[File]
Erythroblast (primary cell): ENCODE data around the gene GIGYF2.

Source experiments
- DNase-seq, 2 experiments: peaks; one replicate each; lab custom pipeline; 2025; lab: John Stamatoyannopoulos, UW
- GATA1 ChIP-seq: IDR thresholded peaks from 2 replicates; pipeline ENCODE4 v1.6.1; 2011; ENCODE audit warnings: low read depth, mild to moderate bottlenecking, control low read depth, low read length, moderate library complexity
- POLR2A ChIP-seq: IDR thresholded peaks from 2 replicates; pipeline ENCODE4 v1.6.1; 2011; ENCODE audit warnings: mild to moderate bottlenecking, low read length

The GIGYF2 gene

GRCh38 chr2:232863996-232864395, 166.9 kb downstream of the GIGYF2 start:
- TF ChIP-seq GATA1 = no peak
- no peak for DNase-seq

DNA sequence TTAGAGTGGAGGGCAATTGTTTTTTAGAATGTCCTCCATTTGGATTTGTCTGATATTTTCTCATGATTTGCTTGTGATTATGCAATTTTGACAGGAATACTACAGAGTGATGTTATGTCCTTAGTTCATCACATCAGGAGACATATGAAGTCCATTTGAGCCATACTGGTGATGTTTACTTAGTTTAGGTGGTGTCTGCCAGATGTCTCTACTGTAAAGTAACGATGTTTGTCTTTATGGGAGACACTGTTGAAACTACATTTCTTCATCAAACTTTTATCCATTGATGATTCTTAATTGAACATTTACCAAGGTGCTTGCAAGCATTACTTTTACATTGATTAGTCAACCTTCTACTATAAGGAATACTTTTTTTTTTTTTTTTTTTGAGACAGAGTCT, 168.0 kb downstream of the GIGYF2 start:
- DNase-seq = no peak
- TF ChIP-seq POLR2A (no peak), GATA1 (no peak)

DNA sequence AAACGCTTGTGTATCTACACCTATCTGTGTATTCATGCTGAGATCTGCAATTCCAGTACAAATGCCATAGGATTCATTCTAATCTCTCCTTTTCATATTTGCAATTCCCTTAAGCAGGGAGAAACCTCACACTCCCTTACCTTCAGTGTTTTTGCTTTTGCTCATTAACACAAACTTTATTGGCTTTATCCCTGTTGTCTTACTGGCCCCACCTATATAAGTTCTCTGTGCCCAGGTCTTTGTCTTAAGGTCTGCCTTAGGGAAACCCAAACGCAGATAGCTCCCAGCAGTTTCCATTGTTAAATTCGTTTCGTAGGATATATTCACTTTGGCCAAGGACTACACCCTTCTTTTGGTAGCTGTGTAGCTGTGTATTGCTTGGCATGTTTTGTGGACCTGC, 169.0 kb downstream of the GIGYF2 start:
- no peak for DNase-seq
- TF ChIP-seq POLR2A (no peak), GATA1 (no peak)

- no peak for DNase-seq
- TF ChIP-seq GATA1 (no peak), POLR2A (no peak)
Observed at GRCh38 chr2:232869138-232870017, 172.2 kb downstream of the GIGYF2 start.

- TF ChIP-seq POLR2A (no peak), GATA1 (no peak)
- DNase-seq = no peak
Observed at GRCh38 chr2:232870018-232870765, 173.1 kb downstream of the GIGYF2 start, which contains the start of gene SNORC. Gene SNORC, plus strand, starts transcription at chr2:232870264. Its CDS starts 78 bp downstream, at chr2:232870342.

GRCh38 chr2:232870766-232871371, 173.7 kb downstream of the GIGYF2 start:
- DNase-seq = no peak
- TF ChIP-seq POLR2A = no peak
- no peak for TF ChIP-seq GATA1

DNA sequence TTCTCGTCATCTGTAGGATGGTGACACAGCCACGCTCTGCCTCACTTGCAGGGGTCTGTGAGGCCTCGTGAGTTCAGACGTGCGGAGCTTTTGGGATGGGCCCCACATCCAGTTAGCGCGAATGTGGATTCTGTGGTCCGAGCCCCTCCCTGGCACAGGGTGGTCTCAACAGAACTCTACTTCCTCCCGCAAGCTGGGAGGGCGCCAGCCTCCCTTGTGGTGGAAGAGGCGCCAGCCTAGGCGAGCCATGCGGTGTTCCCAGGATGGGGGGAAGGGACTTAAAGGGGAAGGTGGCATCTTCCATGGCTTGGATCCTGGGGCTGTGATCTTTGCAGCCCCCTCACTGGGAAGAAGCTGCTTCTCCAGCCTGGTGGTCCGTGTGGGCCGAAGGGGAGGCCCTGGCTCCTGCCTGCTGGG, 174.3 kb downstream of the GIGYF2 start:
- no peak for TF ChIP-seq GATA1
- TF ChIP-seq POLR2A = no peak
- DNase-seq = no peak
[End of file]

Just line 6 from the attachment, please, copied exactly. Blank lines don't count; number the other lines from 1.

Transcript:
The GIGYF2 gene